National Ag Week is being celebrated March 16-22 all across the U.S., and Thursday, March 20, has been designated National Ag Day. It is a good time to reflect on all the traditions and advancements that help make the U.S. agriculture industry second to none!
Following are some interesting statistics about today’s agriculture industry:
· The top five agriculture products in the U.S. are cattle and calves, dairy products, broilers, corn and soybeans.
The U.S. produces 46% of the world’s soybeans, 41% of the world’s corn, 20% of the world’s cotton and 13% of the world’s wheat.
· It takes the average American about 35 days to earn enough disposable income to pay for all the food that is consumed at home and away from home during the entire year.
By comparison, it takes consumers more than 100 days of earned income to pay all federal, state and local taxes each year.
· About 19¢ of every consumer dollar spent on food actually goes to the farmer.
The other 81¢ is spent on processing, packaging, marketing, transportation, distribution and retail costs.
· One acre of wheat will yield about 35 bu./acre and will produce about 1,960 loaves of bread – about 56 loaves of bread/bu. of wheat.
A three-fold increase in the price paid to a farmer for a bushel of wheat from $4/bu. to $12/bu. only increases the wheat cost for a loaf of bread by 14¢/loaf.
· The U.S. agriculture industry employs more than 22 million Americans to produce, process, sell and trade the nation’s food and fiber.
This represents approximately 16-17% of the total U.S. workforce.
· The soil erosion rate on U.S. cropland has declined by over 40% since 1982.
Today, conservation tillage methods are utilized on approximately 103 million acres of the total of 281 million crop acres in the U.S.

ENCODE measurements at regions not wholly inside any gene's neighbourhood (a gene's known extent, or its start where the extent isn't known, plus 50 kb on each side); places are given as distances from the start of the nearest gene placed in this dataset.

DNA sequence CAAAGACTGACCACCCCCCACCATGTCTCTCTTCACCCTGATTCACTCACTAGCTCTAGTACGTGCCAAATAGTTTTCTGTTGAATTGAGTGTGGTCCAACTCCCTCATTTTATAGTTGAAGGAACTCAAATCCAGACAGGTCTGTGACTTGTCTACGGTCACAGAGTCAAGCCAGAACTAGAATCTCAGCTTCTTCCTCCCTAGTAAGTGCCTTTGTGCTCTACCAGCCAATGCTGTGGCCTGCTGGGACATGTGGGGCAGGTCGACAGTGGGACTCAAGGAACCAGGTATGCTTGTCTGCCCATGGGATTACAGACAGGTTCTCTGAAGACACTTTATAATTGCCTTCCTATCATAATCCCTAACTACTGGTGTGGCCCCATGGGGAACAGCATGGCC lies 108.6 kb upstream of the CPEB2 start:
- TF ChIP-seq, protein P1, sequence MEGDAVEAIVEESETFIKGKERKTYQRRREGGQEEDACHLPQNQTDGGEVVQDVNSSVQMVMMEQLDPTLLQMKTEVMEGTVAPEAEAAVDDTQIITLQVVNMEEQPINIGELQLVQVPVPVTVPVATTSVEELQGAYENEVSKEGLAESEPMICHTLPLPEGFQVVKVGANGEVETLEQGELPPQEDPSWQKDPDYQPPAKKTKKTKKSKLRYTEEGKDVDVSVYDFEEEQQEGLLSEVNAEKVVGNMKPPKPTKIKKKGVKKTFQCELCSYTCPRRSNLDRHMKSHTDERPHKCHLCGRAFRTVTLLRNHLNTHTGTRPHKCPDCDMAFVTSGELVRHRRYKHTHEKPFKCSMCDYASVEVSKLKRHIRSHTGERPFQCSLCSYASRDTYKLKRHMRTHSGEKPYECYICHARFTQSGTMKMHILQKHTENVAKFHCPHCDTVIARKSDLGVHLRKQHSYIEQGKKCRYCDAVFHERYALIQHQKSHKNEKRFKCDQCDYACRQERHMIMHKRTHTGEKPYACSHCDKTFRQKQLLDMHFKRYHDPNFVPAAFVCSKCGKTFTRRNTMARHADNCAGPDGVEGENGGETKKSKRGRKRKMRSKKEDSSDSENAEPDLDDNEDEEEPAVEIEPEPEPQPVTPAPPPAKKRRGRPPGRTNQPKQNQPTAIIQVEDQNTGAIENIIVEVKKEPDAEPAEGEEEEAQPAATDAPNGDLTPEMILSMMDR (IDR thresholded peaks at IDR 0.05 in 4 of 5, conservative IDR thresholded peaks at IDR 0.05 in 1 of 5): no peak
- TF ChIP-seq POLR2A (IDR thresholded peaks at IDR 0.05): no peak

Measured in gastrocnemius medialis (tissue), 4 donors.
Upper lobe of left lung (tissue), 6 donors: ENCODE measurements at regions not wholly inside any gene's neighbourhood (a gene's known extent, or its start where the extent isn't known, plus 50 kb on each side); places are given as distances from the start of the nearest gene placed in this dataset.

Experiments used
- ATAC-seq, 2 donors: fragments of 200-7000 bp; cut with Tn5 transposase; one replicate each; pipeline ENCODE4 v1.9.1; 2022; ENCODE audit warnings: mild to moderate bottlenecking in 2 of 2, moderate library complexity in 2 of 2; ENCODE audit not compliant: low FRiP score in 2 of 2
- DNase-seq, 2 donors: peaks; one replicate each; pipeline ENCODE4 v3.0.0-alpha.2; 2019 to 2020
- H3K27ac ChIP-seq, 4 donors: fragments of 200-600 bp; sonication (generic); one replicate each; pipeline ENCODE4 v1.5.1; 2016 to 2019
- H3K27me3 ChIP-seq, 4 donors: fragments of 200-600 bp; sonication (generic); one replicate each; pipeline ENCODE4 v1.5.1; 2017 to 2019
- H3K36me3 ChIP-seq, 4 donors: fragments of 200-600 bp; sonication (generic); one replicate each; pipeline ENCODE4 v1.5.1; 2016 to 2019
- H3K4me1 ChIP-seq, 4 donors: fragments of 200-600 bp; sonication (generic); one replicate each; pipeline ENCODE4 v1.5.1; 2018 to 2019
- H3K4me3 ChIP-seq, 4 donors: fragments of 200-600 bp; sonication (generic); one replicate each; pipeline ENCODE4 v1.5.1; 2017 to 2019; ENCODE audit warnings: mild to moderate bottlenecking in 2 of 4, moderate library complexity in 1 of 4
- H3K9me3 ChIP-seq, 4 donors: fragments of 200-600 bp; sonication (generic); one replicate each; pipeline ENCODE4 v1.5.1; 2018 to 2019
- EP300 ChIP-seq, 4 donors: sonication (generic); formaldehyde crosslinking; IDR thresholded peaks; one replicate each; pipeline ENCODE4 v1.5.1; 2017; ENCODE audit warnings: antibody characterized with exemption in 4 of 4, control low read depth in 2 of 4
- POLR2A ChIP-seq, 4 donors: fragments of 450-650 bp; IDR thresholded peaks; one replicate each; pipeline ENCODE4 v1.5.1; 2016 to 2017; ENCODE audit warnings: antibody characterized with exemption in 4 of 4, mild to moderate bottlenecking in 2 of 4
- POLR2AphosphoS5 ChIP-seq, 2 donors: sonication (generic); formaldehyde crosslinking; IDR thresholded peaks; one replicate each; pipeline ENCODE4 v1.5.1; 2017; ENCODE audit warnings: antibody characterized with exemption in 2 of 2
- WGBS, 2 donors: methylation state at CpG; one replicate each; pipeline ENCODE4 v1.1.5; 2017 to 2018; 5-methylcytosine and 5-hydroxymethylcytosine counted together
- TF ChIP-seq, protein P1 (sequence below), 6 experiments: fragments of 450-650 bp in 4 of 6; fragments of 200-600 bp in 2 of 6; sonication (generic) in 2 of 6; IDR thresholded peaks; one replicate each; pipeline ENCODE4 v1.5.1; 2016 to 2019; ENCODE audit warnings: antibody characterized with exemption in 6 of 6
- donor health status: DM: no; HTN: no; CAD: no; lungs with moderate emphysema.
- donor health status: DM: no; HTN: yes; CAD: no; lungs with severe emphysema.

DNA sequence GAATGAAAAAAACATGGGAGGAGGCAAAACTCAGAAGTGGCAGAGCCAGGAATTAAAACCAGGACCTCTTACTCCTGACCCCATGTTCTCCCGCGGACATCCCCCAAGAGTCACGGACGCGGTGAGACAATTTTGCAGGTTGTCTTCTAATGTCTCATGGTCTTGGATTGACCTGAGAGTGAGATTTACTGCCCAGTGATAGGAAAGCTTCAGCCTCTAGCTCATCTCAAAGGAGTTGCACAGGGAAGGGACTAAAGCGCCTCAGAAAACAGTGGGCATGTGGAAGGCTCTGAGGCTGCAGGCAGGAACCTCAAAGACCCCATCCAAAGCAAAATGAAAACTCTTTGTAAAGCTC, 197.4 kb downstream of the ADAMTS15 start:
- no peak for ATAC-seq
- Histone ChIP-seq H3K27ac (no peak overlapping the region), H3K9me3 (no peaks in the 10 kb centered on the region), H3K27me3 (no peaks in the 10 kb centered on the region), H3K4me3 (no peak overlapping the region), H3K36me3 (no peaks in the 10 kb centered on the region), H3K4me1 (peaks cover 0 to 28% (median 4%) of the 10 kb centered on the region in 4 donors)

· Fresh beef sold at the retail meat counter in the U.S. has 27% less fat content than 20 years ago.
Today, an average pork tenderloin only has about 1 gram more fat than a skinless chicken breast, which is considered among the leanest of meat products.
· One dairy cow produces enough each day for 7 gal. of fluid milk, 2.9 lbs. of butter and 6 lbs. of cheese.
This daily production is accomplished by the dairy cow’s average daily consumption of 35 gal. of water, 35 lbs. of hay and silage and 20 lbs. of grain and concentrates.
· Today’s modern combines, harvest about 900 bu. corn/hour, or 100 bu. every 7 minutes.
By comparison, in the 1930s, before modernized harvesting equipment, a farmer would harvest about 100 bu. of corn in a 9-hour day.
· Some other interesting facts regarding today’s farmer:
- The average U.S. farmer produces enough food and fiber for about 150 people. This number was 19 people in 1940, 46 people in 1960 and 115 people in 1980.
- 99% of all U.S. farms are family farm businesses owned by individuals, partnerships and family corporations. These family based farm enterprises account or about 94% of all the U.S. agricultural products that are sold each year.
- The average age of the U.S. farmer is 55 years.
- From 1997 to 2002, the number of farms operated by women increased by 12.6%.
- There are 2.13 million farms in the U.S. today. This compares to a high of 6.8 million farms in 1930, 4 million farms in 1960 and 2.4 million farms in 1980.
- Today, about 65% of farms have computers, and over half of all farms have Internet access. Almost 90% of farmers use cell phones.
Editor’s note: Kent Thiesse is a former University of Minnesota Extension educator and now is Vice President of MinnStar Bank, Lake Crystal, MN. You can contact him at 507-726-2137 or via e-mail at firstname.lastname@example.org.